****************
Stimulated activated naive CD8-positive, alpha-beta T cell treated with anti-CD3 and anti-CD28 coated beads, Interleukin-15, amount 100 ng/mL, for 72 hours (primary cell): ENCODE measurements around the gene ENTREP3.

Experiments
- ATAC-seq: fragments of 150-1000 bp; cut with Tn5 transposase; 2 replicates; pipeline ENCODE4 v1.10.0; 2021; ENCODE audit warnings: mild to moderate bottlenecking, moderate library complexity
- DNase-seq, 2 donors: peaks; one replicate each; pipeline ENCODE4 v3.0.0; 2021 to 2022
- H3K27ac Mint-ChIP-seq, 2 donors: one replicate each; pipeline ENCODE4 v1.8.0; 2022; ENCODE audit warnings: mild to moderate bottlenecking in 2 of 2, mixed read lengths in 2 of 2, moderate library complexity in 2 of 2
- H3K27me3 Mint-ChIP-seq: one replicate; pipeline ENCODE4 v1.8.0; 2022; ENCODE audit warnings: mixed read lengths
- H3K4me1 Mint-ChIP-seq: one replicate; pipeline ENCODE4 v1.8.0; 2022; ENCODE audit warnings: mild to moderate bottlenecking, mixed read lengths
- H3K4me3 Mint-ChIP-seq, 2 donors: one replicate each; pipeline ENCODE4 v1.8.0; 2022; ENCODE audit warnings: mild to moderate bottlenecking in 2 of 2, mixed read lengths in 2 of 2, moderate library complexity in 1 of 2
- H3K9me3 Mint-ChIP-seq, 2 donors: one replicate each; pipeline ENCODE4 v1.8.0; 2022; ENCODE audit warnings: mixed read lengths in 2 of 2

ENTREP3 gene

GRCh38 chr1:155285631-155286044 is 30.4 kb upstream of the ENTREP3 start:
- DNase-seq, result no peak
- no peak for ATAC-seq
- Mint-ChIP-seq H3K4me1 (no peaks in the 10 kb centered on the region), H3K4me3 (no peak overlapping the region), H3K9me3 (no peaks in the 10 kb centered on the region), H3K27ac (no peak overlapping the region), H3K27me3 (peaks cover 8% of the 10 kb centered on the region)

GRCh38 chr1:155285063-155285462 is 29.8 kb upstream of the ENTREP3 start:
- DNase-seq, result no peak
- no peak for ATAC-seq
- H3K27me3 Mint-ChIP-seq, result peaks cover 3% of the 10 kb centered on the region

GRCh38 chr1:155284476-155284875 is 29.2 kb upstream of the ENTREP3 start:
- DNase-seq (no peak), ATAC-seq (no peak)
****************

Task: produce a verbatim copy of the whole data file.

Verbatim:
Stimulated activated naive CD8-positive, alpha-beta T cell treated with anti-CD3 and anti-CD28 coated beads, Interleukin-15, amount 100 ng/mL, for 72 hours (primary cell): ENCODE measurements around the gene ENTREP3.

Experiments
- ATAC-seq: fragments of 150-1000 bp; cut with Tn5 transposase; 2 replicates; pipeline ENCODE4 v1.10.0; 2021; ENCODE audit warnings: mild to moderate bottlenecking, moderate library complexity
- DNase-seq, 2 donors: peaks; one replicate each; pipeline ENCODE4 v3.0.0; 2021 to 2022
- H3K27ac Mint-ChIP-seq, 2 donors: one replicate each; pipeline ENCODE4 v1.8.0; 2022; ENCODE audit warnings: mild to moderate bottlenecking in 2 of 2, mixed read lengths in 2 of 2, moderate library complexity in 2 of 2
- H3K27me3 Mint-ChIP-seq: one replicate; pipeline ENCODE4 v1.8.0; 2022; ENCODE audit warnings: mixed read lengths
- H3K4me1 Mint-ChIP-seq: one replicate; pipeline ENCODE4 v1.8.0; 2022; ENCODE audit warnings: mild to moderate bottlenecking, mixed read lengths
- H3K4me3 Mint-ChIP-seq, 2 donors: one replicate each; pipeline ENCODE4 v1.8.0; 2022; ENCODE audit warnings: mild to moderate bottlenecking in 2 of 2, mixed read lengths in 2 of 2, moderate library complexity in 1 of 2
- H3K9me3 Mint-ChIP-seq, 2 donors: one replicate each; pipeline ENCODE4 v1.8.0; 2022; ENCODE audit warnings: mixed read lengths in 2 of 2

ENTREP3 gene

GRCh38 chr1:155285631-155286044 is 30.4 kb upstream of the ENTREP3 start:
- DNase-seq, result no peak
- no peak for ATAC-seq
- Mint-ChIP-seq H3K4me1 (no peaks in the 10 kb centered on the region), H3K4me3 (no peak overlapping the region), H3K9me3 (no peaks in the 10 kb centered on the region), H3K27ac (no peak overlapping the region), H3K27me3 (peaks cover 8% of the 10 kb centered on the region)

GRCh38 chr1:155285063-155285462 is 29.8 kb upstream of the ENTREP3 start:
- DNase-seq, result no peak
- no peak for ATAC-seq
- H3K27me3 Mint-ChIP-seq, result peaks cover 3% of the 10 kb centered on the region

GRCh38 chr1:155284476-155284875 is 29.2 kb upstream of the ENTREP3 start:
- DNase-seq (no peak), ATAC-seq (no peak)